Reviewed April 2013
This information should not be used for self-diagnosis or in place of a qualified physician’s care.
- Guidelines for treating this cancer have been developed by the Gastrointestinal (GI) Tumour Group.
- For health professional information on treating this cancer, please see our Cancer Management Guidelines.
- Other names/types of liver cancers: primary carcinoma of the liver, hepatocellular cancer, hepatocellular carcinoma, hepatoma, fibrolamellar carcinoma, angiosarcoma.
- Primary liver cancer is very different from cancer that has spread from somewhere else in the body to the liver (secondary or metastatic liver cancer). There is a separate information page about secondary liver cancer.
- The liver removes toxins from the blood, produces bile and enzymes to help with digestion, makes proteins that help the blood clot, controls the level of cholesterol in the body, and stores glycogen (sugar) which the body uses for energy.
- The liver is the body's largest internal organ and can weigh up to four pounds.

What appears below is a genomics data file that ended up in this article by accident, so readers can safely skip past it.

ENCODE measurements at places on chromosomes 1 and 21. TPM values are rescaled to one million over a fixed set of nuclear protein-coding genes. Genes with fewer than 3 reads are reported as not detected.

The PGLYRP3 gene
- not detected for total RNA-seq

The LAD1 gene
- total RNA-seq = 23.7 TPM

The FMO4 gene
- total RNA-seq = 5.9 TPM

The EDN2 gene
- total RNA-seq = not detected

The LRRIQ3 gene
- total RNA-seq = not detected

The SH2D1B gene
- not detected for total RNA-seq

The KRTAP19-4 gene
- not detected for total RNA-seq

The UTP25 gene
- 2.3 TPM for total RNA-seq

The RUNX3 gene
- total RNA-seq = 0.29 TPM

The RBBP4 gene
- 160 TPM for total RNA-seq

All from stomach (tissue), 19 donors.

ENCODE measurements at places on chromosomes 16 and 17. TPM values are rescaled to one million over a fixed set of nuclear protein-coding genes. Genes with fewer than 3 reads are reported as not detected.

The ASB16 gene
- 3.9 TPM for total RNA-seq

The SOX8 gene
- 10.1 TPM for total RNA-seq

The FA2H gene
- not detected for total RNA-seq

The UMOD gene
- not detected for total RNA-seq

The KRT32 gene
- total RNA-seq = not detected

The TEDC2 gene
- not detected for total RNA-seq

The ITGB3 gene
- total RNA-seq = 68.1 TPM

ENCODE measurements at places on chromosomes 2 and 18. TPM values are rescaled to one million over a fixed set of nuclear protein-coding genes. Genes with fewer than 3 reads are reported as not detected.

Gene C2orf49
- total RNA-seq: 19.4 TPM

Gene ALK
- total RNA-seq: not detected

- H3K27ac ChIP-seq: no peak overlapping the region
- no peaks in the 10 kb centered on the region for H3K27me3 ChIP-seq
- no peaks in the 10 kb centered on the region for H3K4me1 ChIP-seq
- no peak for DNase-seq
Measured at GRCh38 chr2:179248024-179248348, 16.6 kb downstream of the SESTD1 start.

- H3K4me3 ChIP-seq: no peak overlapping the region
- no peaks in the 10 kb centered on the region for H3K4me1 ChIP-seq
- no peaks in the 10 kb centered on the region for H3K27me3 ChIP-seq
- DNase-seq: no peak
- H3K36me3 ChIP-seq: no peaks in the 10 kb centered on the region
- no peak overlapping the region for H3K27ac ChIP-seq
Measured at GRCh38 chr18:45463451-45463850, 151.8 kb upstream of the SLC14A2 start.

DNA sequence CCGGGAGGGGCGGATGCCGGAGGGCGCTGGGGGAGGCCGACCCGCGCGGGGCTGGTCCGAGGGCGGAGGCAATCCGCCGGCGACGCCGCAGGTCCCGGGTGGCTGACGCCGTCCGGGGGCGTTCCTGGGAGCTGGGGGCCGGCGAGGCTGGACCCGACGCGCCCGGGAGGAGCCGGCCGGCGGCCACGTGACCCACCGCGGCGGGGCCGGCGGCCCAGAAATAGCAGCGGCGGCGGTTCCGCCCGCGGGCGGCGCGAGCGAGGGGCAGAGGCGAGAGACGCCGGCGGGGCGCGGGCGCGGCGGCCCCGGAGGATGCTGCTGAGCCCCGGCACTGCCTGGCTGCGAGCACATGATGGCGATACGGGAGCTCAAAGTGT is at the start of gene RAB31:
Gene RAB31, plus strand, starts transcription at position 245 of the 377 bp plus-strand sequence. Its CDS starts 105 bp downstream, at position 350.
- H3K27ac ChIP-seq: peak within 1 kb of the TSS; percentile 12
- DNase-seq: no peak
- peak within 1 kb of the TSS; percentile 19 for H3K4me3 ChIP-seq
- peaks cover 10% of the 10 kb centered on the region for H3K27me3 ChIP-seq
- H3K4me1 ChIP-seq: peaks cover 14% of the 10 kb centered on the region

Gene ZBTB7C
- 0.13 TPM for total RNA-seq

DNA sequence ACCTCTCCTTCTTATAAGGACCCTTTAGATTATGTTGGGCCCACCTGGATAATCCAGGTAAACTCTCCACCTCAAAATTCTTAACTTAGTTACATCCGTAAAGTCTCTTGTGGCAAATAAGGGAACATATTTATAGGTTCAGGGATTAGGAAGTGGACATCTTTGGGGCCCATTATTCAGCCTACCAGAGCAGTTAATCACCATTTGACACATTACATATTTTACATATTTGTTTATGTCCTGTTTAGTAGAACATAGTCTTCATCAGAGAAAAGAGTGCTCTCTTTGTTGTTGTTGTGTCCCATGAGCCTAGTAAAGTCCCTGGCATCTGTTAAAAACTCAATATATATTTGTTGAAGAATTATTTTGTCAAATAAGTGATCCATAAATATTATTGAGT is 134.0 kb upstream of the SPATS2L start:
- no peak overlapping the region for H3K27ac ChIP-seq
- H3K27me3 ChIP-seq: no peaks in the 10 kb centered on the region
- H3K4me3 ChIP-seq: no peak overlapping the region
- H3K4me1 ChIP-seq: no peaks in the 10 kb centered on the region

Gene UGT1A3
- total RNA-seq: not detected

- The liver is located in the upper right side of the abdomen.
What causes it and who gets it?
Listed below are some of the known risk factors for this cancer. Not all of the risk factors below may cause this cancer, but they may be contributing factors.
- Primary liver cancer is rare in North America. Only one to two percent of all cancers in North America are primary liver cancers. In Africa and parts of Asia, liver cancer is one of the most common cancers.
- Most people who get liver cancer in North America are of late middle age or older. In Africa, the disease usually occurs in young adulthood or early middle age.
- Men are twice as likely as women to develop liver cancer.
- Infection with hepatitis B or hepatitis C may increase the risk of liver cancer.
- Cirrhosis of the liver (damage to the liver) is a major risk factor. A person with cirrhosis of the liver is 40 times more likely to develop cancer than a person with a normal liver. Cirrhosis can develop from exposure to toxins, alcoholism, and viral or parasitic infections.
- Exposure to certain hazardous materials can be a risk factor. Some of these materials include, Thorotrast (once used in X-ray exams, but now discontinued), aflatoxin (produced by some moulds), A20 compounds, and PVCs (polyvinyl chlorides).
- Hemochromatosis (a condition in which the liver stores too much iron) may increase the risk of liver cancer.